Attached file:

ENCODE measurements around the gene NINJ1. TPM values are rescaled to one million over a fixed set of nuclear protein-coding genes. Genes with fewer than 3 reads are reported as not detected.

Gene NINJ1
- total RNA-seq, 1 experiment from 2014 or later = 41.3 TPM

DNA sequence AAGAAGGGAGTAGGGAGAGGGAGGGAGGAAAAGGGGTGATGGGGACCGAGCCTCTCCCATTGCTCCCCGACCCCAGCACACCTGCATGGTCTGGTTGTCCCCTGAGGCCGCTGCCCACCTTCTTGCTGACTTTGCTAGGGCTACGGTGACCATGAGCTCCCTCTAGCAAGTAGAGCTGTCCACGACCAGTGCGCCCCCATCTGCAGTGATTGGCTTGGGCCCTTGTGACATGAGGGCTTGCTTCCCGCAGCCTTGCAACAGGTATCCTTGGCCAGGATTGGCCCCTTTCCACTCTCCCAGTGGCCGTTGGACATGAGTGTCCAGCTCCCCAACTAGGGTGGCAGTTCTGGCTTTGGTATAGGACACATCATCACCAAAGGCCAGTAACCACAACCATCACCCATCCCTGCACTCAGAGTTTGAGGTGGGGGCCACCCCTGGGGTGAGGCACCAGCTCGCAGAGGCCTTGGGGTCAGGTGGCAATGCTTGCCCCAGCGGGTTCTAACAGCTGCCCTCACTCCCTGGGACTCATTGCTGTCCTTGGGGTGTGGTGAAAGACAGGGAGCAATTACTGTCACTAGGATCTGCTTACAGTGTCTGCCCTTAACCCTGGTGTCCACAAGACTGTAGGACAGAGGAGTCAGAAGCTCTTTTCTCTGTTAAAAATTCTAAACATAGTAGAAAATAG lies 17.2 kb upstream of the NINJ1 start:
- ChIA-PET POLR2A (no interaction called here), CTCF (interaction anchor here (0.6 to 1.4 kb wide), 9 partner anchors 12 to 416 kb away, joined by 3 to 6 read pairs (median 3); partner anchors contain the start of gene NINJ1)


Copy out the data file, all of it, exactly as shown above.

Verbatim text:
ENCODE measurements around the gene NINJ1. TPM values are rescaled to one million over a fixed set of nuclear protein-coding genes. Genes with fewer than 3 reads are reported as not detected.

Gene NINJ1
- total RNA-seq, 1 experiment from 2014 or later = 41.3 TPM

DNA sequence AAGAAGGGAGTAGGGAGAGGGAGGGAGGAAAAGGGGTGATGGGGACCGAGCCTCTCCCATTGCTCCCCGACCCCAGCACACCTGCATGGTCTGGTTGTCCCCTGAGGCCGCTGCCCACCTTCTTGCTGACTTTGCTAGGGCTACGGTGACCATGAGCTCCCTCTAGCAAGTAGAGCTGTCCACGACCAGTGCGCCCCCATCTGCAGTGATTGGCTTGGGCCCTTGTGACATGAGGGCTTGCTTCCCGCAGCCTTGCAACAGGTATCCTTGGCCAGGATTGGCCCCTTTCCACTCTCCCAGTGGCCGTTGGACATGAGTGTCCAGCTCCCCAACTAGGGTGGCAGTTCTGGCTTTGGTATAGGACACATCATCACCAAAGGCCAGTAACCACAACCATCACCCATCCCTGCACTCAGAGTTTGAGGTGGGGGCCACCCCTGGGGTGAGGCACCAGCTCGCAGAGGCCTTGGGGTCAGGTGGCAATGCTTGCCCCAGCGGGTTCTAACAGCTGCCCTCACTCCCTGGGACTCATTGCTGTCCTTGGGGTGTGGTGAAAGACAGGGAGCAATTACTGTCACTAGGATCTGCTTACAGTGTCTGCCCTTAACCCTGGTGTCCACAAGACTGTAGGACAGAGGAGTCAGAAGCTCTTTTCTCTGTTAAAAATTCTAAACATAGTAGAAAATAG lies 17.2 kb upstream of the NINJ1 start:
- ChIA-PET POLR2A (no interaction called here), CTCF (interaction anchor here (0.6 to 1.4 kb wide), 9 partner anchors 12 to 416 kb away, joined by 3 to 6 read pairs (median 3); partner anchors contain the start of gene NINJ1)